October, 2011

Whispering pines : can the past be reconstructed?

Reviewed by Rajka Stefanovska

Whispering Pines is a story that tries to connect the present and the past. Starting in East Berlin towards the end of the Soviet Era and ending in present day Canada, it tells about two German artists (Bruno, a poet and Renate, a painter) who dream of freedom and a better future for their native country. After Thomas, a Canadian academic, comes into their home and their reality with gifts from across the wall and the promise of a free world, things change and become chaotic. Thomas falls in love with Renate, Bruno turns into an informant, and Renate’s brother is taken a prisoner. Years later, at Renate’s initiative, the three of them meet in Canada and attempt to reconstruct the events of their past.


Whispering Pines. Re-evaluating the past and dealing with the present.

Reviewed by Iris Winston


Whispering Pines is a tale of personal and political betrayal — before and after the fall of the Berlin Wall. A layered mix of poetic language, set against a stark background, realism interspersed with symbolism, time shifts and disparate locations, this drama attempts to pack in a great deal but remains unnecessarily obscure.

In part an attempted justification of espionage and lies, in part the age-old revelation of an eternal triangle, Whispering Pines declaims rather than whispers, and demands rather than touches the emotions. While a number of interesting ideas are on offer in Whispering Pines, their weight drags any passion out of the production, as does Brian Quirt’s direction.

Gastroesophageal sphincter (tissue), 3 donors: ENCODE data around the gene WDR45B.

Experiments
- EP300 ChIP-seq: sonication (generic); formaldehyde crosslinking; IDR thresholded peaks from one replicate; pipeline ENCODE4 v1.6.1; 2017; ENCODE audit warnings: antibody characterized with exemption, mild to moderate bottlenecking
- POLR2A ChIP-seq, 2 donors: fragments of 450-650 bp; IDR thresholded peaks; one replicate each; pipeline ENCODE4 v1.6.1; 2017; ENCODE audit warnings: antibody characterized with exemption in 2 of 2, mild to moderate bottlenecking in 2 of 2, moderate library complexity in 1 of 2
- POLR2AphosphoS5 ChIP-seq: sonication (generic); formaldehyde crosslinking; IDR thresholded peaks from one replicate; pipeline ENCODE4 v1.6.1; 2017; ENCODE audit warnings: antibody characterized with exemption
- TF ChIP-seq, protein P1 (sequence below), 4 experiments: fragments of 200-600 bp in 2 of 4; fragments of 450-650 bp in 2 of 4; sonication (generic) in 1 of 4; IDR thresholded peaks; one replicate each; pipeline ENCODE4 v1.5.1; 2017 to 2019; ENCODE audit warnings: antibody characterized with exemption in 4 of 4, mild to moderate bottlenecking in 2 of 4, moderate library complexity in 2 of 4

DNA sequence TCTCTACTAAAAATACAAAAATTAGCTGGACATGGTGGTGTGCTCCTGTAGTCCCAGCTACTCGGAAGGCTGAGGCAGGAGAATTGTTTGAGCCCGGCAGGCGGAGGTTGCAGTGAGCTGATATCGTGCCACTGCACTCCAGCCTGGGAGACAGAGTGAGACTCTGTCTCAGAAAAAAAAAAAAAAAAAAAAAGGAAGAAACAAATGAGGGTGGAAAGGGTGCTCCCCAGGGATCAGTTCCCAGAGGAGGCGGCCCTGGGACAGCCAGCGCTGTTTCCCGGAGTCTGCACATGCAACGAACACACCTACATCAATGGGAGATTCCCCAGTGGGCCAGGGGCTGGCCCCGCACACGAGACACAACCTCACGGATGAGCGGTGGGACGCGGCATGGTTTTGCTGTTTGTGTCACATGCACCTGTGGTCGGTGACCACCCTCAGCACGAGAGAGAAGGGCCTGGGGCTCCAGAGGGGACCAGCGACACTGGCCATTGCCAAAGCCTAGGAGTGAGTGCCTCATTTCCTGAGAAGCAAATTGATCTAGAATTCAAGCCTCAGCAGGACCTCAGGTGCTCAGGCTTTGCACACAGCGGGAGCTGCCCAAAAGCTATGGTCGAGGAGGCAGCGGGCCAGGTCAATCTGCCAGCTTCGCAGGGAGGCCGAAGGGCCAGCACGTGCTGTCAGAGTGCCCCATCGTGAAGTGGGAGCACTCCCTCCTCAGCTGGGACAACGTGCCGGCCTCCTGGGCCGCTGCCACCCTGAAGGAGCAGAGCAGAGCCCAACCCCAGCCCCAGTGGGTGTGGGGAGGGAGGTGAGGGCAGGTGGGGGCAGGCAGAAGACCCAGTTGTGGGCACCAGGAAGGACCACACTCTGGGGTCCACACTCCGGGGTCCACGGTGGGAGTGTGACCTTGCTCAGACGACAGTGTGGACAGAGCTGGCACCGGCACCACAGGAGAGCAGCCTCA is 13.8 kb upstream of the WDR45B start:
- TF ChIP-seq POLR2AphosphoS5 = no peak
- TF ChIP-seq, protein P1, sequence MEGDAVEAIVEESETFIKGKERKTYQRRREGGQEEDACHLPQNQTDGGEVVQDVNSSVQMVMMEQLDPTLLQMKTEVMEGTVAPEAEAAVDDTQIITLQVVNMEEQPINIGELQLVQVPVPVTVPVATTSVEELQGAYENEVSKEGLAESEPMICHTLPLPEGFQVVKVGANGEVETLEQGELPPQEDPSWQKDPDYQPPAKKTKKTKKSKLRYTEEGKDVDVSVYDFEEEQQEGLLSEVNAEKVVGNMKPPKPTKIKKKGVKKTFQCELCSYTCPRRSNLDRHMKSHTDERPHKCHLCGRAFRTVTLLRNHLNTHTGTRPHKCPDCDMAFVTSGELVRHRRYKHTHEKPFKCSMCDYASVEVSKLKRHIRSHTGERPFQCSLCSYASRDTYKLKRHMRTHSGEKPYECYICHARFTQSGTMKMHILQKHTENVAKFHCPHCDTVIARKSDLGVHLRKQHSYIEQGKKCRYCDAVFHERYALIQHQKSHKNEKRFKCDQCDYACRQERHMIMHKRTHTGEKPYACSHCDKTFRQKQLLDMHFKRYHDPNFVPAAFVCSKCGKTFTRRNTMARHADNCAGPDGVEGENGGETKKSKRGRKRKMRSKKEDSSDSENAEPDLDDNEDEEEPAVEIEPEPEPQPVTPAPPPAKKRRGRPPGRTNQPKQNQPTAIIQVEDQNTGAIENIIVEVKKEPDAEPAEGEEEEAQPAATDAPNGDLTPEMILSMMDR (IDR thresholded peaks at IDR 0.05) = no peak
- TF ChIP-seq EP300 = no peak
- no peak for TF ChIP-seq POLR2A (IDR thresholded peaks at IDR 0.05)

In Act I, set in East Berlin before the fall of the wall, playwright Richard Sanger seems to be trying to draw a picture of innocence through art and music, personified in Renate, a painter, and her lover, Bruno, a singer. The third member of the group is a Canadian academic, Thomas, apparently searching for truth (or love).


Salt Water Moon, this five-part saga of the Mercer family is not totally involving.

Reviewed by Iris Winston

On  a moonlit night in 1926, a young man returns from the city to claim his girl after a year of separation.

That would be a romantic beginning if Jacob had not run off to the mainland without a farewell and Mary had not settled for a secure future for herself and her younger sister by getting engaged to the relatively well-off but boring Jerome, the local schoolteacher.

Then there is the issue that Jerome is the son of the man who humiliated Jacob’s father and stealing the son’s fiancée would help to reset the balance against the father.


NAC revival of Salt Water Moon is too often acting at it most self-conscious.

Reviewed by Jamie Portman

The National Arts Centre’s revival of David French’s Salt Water Moon certainly offers a display of “acting” — but too often it is acting at its most self-conscious and studied.

That flushes away spontaneity and wreaks havoc with the emotional truth which should drive this play.

Set in a Newfoundland outport in 1926, Salt Water Moon was French’s enchanting prequel to Leaving Home and Of The Fields, Lately — the two plays he had earlier written about the troubled fortunes and shattered dreams of an expatriate Newfoundland family, the Mercers, in contemporary Toronto.


NAC English Theatre’s fulfilling production of David French’s play Salt Water Moon about reunited sweethearts in Newfoundland.

Reviewed by Patrick Langston

Ottawa Ctizen, October 24, 2011

Jacob Mercer and Mary Snow, when first we meet them in the NAC English Theatre’s fulfilling production of David French’s romantic comedy Salt-Water Moon, look small, almost lost on what seems an enormous set.

Not only do they look small, they sound that way too, their voices audible but initially distant, as though battling the vastness of the sea that laps at the shores of Coley’s Point, the Newfoundland outport where they’ve been raised and where the play takes place.